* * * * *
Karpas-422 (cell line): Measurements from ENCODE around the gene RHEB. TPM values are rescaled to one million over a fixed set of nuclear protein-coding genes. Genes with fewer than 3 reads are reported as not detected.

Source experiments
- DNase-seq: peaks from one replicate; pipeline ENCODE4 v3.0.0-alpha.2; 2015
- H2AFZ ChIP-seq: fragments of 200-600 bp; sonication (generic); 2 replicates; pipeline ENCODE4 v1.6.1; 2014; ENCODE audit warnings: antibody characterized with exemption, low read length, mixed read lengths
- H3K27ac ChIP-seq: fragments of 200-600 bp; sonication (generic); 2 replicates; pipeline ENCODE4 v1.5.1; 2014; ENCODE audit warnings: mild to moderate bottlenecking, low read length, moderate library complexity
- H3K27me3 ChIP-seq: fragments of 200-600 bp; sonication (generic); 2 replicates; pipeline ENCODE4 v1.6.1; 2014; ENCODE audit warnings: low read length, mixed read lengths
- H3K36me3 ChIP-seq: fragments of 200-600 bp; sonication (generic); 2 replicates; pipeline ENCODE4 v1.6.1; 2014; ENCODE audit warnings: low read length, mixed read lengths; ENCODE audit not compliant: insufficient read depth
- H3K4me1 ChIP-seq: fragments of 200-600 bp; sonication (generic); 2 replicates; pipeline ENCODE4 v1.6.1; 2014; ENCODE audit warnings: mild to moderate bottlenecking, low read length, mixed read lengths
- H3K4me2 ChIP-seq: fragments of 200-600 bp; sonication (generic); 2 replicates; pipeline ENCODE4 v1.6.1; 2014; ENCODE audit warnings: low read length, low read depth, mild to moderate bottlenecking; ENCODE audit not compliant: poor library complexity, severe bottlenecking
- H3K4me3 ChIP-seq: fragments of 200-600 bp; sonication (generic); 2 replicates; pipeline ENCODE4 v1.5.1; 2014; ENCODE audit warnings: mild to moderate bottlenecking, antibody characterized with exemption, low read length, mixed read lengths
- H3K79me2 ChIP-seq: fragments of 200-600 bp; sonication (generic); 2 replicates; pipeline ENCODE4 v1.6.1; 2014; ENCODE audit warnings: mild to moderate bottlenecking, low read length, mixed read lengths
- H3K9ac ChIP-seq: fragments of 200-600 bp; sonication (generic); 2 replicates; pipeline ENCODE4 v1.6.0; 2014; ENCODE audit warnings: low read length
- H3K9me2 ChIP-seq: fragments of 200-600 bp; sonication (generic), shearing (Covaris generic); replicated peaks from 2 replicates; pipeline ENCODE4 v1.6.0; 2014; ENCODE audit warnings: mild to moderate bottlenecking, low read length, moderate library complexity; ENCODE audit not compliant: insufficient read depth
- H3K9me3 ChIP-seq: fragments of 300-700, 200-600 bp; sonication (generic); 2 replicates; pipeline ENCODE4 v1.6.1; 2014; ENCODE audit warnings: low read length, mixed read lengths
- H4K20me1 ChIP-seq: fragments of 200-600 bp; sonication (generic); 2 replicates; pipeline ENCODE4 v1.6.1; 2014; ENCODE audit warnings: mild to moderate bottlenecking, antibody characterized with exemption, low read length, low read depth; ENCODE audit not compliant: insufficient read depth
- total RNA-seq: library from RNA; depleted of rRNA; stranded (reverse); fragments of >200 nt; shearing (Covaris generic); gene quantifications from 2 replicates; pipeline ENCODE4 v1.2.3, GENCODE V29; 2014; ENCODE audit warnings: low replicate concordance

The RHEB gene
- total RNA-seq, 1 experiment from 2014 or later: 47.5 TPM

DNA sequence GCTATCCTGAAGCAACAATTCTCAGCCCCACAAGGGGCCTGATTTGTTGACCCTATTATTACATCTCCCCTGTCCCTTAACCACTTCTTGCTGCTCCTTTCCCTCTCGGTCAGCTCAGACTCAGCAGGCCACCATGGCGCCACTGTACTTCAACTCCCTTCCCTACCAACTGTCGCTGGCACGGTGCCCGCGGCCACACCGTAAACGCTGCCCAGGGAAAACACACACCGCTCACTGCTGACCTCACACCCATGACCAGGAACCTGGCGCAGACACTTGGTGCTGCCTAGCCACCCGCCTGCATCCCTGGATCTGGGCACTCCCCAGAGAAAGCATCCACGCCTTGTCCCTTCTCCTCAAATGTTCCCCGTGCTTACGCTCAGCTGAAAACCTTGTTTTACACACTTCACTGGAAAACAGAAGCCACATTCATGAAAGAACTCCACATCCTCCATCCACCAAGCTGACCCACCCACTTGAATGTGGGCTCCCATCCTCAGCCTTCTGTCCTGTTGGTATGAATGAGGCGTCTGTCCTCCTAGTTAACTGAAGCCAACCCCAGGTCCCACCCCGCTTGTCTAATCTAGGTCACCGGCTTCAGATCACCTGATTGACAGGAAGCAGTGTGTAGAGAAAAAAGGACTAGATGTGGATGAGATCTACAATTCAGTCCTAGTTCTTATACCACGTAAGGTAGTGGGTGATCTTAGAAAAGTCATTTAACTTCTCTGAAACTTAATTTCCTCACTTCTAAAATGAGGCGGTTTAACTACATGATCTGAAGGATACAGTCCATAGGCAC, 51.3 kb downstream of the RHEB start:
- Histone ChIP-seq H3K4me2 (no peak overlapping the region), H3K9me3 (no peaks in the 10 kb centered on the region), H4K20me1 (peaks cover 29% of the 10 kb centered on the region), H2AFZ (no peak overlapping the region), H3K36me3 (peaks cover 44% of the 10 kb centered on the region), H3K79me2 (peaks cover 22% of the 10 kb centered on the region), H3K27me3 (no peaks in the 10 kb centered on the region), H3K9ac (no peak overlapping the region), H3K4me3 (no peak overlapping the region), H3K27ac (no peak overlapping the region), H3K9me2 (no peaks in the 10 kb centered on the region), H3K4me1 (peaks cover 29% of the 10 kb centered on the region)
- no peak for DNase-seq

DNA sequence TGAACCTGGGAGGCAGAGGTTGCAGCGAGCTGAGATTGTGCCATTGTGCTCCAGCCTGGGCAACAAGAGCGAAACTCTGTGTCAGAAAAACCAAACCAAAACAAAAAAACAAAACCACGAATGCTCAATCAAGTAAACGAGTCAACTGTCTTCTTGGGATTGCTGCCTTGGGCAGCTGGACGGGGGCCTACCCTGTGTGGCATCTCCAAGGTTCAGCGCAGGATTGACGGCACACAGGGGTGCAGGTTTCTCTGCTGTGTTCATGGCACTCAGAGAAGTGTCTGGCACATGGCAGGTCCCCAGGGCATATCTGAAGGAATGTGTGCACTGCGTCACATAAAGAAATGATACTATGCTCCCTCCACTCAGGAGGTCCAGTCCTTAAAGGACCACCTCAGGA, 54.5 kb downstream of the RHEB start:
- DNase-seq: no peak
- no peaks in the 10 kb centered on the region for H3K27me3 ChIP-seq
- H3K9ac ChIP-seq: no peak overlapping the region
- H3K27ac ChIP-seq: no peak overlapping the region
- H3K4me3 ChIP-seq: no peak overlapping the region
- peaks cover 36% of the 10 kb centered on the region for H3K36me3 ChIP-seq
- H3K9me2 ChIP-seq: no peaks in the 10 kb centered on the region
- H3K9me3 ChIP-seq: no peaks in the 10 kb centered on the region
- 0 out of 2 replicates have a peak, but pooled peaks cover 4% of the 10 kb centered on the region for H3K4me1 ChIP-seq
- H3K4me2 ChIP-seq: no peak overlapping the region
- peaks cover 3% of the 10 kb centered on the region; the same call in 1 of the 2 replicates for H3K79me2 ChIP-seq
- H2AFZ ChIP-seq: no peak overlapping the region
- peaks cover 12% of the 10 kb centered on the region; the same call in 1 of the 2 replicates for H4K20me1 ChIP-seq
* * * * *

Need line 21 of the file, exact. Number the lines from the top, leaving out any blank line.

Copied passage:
- no peak for DNase-seq